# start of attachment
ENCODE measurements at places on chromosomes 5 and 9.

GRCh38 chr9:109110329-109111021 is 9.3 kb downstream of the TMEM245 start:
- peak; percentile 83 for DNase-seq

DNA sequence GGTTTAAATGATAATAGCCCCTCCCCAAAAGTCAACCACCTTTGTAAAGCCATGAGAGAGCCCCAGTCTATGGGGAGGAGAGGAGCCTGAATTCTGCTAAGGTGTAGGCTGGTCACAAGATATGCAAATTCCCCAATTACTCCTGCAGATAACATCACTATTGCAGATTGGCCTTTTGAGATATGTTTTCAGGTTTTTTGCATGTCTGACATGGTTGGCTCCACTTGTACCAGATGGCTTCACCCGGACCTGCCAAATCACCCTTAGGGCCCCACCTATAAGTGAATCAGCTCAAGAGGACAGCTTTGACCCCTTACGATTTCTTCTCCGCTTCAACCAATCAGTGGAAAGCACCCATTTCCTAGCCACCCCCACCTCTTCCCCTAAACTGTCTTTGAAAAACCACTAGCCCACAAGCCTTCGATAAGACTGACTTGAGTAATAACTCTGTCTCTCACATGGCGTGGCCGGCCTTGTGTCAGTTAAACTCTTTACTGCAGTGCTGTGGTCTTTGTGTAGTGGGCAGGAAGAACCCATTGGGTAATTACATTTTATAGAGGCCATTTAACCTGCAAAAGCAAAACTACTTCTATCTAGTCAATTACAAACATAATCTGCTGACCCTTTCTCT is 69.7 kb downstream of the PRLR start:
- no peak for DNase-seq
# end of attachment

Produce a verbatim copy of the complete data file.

ENCODE measurements at places on chromosomes 5 and 9.

GRCh38 chr9:109110329-109111021 is 9.3 kb downstream of the TMEM245 start:
- peak; percentile 83 for DNase-seq

DNA sequence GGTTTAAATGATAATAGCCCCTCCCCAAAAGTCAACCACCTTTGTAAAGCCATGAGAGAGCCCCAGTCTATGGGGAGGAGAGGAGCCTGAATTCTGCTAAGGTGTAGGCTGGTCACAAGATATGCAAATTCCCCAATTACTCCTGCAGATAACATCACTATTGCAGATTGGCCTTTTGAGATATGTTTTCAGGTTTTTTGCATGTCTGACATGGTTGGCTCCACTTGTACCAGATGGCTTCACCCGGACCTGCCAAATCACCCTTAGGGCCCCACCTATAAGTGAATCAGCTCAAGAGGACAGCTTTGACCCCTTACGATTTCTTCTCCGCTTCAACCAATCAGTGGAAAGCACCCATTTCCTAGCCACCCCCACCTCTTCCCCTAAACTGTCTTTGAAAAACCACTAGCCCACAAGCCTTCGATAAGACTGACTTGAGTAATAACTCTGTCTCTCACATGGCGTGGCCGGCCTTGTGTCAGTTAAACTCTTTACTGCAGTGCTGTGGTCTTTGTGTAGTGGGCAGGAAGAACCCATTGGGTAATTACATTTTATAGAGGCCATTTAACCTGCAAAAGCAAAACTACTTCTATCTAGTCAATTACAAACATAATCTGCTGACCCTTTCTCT is 69.7 kb downstream of the PRLR start:
- no peak for DNase-seq